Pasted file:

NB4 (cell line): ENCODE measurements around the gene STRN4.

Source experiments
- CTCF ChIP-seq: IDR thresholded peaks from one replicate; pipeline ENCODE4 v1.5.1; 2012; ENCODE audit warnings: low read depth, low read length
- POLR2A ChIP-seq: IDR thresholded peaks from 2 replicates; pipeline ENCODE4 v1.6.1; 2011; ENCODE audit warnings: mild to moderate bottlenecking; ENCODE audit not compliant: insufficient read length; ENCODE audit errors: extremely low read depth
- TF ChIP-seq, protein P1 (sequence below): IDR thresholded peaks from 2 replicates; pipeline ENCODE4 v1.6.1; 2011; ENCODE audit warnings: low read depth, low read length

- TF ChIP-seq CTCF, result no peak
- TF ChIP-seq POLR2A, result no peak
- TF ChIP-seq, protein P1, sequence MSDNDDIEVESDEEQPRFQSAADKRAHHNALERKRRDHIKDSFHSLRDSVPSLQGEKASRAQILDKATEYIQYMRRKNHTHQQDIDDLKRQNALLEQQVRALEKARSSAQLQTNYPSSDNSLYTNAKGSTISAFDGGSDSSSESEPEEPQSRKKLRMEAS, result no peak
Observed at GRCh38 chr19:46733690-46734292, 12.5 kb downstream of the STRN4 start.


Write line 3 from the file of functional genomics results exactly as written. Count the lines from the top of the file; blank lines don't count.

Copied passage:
- CTCF ChIP-seq: IDR thresholded peaks from one replicate; pipeline ENCODE4 v1.5.1; 2012; ENCODE audit warnings: low read depth, low read length